Nalleli Cobo was launched into activism as a 9-year-old girl who was suffering nosebleeds.
She had become worried about foul smells emanating from the oil site across the street in her University Park neighborhood in South Los Angeles. Her mother and her neighbors complained of headaches and other ailments. Cobo said she endured spasms, heart palpitations, headaches and nosebleeds so severe that she had to sleep sitting up to avoid choking on her own blood.
“Something wasn’t right,” Cobo said.
Cobo and her mother knocked on doors and mobilized their neighbors to complain to regulators about the chemical odors from the AllenCo Energy oil site. Nancy Halpern Ibrahim, executive director of Esperanza Community Housing, remembers seeing her speak up at a news conference in the neighborhood and being struck by this “driven voice from the podium that didn’t falter in any way.”
“She found her voice,” said Ibrahim, whose nonprofit advocated against the AllenCo site. “It was kind of an astonishing thing.”
The company halted its operations at the University Park site more than six years ago, in the face of a neighborhood outcry and a gaggle of government investigations. Neighbors said their ailments eased.
But Cobo didn’t stop fighting. At the age of 13, she appeared on a video calling on Pope Francis to help ensure that the AllenCo site, which is owned by the Roman Catholic Archdiocese of Los Angeles, is permanently shuttered.
She has testified at government hearings, met Al Gore and Bernie Sanders, and co-founded a group that sued Los Angeles over drilling in urban neighborhoods, accusing it of “rubber stamping” plans for petroleum extraction near homes and schools. She was a poster child — literally — for the global youth climate strike last year, her face emblazoned on one of its posters.
Martha Dina Argüello, executive director of Physicians for Social Responsibility-Los Angeles, praises her as a “powerful storyteller” who has inspired people with her story. When asked about the inevitable comparisons between Cobo and the Swedish teenage climate activist Greta Thunberg, Argüello pointed out that Cobo was doing it first.
“I would say that Greta is the international Nalleli,” Argüello said.
Now a freshman at Whittier College, the 19-year-old Cobo has continued to push for change as an environmental activist, calling on Los Angeles to phase out oil drilling near homes, schools and other sensitive sites to protect public health. The idea has been opposed by the petroleum industry and its workers, who argue that the industry is well regulated and that a shutdown would cost jobs.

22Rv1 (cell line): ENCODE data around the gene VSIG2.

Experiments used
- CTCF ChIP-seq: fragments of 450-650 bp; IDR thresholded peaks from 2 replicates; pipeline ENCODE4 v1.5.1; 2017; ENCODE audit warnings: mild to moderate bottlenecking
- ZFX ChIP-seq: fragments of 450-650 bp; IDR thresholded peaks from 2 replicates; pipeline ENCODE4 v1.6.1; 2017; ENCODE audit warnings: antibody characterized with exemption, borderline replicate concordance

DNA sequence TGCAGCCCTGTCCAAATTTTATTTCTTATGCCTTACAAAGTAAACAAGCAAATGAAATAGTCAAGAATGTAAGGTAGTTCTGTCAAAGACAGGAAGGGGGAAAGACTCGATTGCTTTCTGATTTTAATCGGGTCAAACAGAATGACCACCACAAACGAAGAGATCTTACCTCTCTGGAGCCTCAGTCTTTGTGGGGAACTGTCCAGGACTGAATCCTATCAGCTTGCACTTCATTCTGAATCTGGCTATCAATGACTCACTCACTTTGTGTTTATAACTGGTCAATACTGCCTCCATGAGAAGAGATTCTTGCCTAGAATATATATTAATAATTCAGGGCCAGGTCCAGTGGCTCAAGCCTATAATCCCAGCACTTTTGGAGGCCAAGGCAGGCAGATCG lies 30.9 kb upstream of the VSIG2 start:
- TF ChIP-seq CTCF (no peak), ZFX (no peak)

At a rally Friday headlined by actress Jane Fonda on the steps of Los Angeles City Hall, Cobo fired up the crowd by recounting her story and how “we turned ourselves from victims to fighters.”
But the crowd soon sobered when Cobo said that in January, “I found out that I would have to start a new battle for my health.”
It was a shock to environmental activists when Cobo recently revealed that she had been diagnosed with a rare and aggressive cancer. Cobo told the crowd that it affected her reproductive system and that she wouldn’t be able to have children. The teen has taken a medical leave from school and is giving up the dance classes she loves, unable to keep up because of exhaustion.
“My doctors say they have no idea why I have this,” Cobo said in an interview. “We may never know.”
Cobo has held off on disclosing other details about her illness, but she said it will require radiation, chemotherapy and surgery. She has been touched by the outpouring of support: A GoFundMe for her medical bills had raised more than $29,000 by Friday.
Jesús Villalba Gastélum, 17, who has helped coordinate youth climate strikes across California, said he was still reeling from the news. Although Cobo said the cause of her illness is unknown, Gastélum said “this diagnosis has been a call to action” for activists, crystallizing what is at stake for young people.
“We’re more likely to contract diseases and to develop cancers and these type of life-threatening conditions,” especially in communities of color that are disproportionately affected by environmental threats, he said.
“It’s still hitting me,” Gastélum said. “I tell everyone she’s done the work of seven lifetimes — and hopefully she’ll have a lot more to go. She will come out of this and be talking about this like it was nothing.”
Ibrahim said “we never wanted her to be a canary,” referring to the historic use of the birds by miners to detect dangerous gases. “We’re going to fight very hard…. We want to make sure that nothing extinguishes this fierceness that she has.”
Cobo no longer lives in University Park, but she remains concerned about the AllenCo site, which the company has suggested it could reopen. Under a court order, the facility must either remain closed or follow new rules meant to protect neighbors, but community activists remain uneasy about its reopening at all. An AllenCo representative declined to comment Thursday on the company’s plans.
Beyond the AllenCo site, “I hope for a day where urban oil drilling is read about in history books and people say, ‘It is crazy it was such a common thing for so long,’ ” Cobo said.
Despite the weight of that mission, she’s also a teenage girl who loves baile folklórico and makeup, who texts daily with her older brother and sisters, who says she lost her ability to stay cool when she met the pop star Billie Eilish at an environmental event. Cobo said she is like any other girl — “I just found my passion much earlier than most.”
When actor Joaquin Phoenix introduced Cobo to the crowd gathered Friday outside City Hall, he called her “our future president.” The teen hugged him and stepped up to the microphone, quickly adding that she would run in 2036.
“Remember my name: Nalleli Cobo,” she said to an eruption of cheers. “It’ll be on the ballot.”